void init_ADC(void)  //Initialize ADC
                  //ADC configured for: FOSC/2 as conversion clock, Result is right justified, Aquisition
                 //time of 2 AD, Channel 1 for sampling, ADC interrupt off, ADC reference voltage from VDD & VSS

Start Conversion:

unsigned int ADCResult=0;
ConvertADC();                //Start conversion
while(BusyADC());            //Wait here until conversion is finished
ADCResult = ReadADC();       //Read the converted data

Manipulate Results: 

float temperature=0;
temperature = (ADCResult*5.0)/10.24;  //convert the 10-bit data into temperature (LM35 produces 10mV per degree celcius)

Watch The Video Tutorial: MPLAB XC8 Code

 Full Code:

* File: Thermometer.c
* Author: Student Companion SA:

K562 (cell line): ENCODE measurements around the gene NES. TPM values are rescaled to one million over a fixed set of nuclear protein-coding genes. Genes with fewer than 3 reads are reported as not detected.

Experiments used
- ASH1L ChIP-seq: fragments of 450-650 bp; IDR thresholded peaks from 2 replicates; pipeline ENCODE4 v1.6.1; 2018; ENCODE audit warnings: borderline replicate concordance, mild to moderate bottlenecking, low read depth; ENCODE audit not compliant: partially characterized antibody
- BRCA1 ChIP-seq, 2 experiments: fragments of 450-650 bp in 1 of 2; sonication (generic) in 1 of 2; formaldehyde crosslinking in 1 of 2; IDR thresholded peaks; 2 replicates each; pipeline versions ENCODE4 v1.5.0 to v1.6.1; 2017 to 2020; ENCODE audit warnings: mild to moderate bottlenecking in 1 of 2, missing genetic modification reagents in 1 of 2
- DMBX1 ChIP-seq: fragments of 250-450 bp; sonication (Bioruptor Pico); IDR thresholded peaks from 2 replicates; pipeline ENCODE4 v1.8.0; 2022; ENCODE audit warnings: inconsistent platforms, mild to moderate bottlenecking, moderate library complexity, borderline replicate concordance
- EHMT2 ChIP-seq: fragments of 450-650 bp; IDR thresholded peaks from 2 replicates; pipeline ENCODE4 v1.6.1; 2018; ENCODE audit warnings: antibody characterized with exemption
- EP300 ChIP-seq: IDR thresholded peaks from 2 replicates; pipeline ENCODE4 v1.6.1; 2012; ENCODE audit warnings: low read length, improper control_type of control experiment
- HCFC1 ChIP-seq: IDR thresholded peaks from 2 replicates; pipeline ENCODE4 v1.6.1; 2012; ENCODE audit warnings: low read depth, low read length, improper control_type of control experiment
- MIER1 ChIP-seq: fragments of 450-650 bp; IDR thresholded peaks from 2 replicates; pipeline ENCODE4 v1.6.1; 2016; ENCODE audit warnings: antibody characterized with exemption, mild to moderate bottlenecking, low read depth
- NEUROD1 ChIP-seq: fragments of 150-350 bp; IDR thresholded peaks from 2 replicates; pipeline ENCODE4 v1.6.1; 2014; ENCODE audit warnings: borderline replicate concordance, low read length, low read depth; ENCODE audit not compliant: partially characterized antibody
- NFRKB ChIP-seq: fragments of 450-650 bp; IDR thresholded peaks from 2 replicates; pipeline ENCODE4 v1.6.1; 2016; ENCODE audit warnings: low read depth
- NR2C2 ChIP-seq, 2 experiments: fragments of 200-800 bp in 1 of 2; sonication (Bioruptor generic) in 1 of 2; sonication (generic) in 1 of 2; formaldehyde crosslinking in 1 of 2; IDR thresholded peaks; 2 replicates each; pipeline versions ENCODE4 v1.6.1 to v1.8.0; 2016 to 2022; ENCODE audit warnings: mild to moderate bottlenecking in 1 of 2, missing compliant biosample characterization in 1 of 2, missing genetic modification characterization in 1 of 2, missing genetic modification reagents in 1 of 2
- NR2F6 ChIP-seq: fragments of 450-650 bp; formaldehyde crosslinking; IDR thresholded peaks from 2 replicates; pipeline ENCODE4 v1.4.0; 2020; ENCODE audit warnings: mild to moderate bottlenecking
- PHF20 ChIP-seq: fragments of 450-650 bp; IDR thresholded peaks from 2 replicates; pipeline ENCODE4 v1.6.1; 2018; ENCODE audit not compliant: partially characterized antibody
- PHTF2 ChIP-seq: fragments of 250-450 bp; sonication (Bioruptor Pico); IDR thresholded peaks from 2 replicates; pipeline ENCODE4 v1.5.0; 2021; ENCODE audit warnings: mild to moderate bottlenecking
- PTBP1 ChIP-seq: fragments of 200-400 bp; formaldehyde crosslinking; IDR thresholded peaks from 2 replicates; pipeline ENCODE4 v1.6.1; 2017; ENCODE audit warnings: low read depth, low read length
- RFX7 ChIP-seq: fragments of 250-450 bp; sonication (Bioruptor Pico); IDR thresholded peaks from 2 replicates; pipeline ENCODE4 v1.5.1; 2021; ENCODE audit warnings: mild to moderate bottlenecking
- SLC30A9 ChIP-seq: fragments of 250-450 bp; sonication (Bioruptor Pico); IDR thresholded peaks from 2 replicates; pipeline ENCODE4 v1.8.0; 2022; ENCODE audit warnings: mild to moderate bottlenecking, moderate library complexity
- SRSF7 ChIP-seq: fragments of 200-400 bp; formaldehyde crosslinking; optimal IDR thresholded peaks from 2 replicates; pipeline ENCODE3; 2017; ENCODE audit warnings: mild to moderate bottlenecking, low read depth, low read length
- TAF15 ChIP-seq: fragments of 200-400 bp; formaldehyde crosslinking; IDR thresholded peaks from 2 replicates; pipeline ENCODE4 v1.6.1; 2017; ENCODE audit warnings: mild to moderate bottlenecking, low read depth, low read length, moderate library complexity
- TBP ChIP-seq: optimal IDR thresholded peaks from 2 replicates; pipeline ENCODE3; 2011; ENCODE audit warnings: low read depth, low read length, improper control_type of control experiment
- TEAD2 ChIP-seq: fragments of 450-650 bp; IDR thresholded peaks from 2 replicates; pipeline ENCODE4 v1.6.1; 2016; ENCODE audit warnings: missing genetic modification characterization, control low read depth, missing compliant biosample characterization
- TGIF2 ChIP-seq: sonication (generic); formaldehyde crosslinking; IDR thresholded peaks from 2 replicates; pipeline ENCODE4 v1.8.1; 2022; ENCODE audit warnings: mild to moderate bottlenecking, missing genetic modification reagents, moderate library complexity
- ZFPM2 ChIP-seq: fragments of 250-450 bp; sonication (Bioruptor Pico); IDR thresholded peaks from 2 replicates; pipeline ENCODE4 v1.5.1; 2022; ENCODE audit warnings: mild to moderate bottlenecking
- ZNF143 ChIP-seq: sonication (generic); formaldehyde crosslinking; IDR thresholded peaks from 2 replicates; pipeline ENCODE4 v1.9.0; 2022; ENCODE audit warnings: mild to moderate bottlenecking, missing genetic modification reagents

* Digital Thermometer with PIC microcontroller and LM35 Temperature sensor
#include <stdio.h>
#include <stdlib.h>
#include <Delays.h>
#include "Thermometer.h"
void init_ADC(void);        //Initialize ADC
void init_XLCD(void);       //Initialize LCD display
void DelayFor18TCY( void ); //18 cycles delay
void DelayPORXLCD (void);   // Delay of 15ms
void DelayXLCD (void);       // Delay of 5ms
//**************Declare Global Variables**************************************
unsigned char buf[20];
unsigned int ADCResult=0;
float temperature=0;
void main(void) {
     OSCCON=0x76;         //Configure to use 8MHz internal oscillator.
     init_XLCD();         //Call the Initialize LCD display function
     init_ADC();          //Call the Initialize ADC function
   putrsXLCD("Digital");           //Display "Digital"
   SetDDRamAddr(0x40);             //shift cursor to beginning of second line
   putrsXLCD("Thermometer...");    //Display "Thermometer..."
   for (int x=0; x<=20;x++) __delay_ms(50); // 1 second delay
WriteCmdXLCD(0x01);                         //Clear Screen
while (1){
ADCResult =0;
//---sample and convert----
ConvertADC();                              //Start conversion
while(BusyADC());                          //Wait here until conversion is finished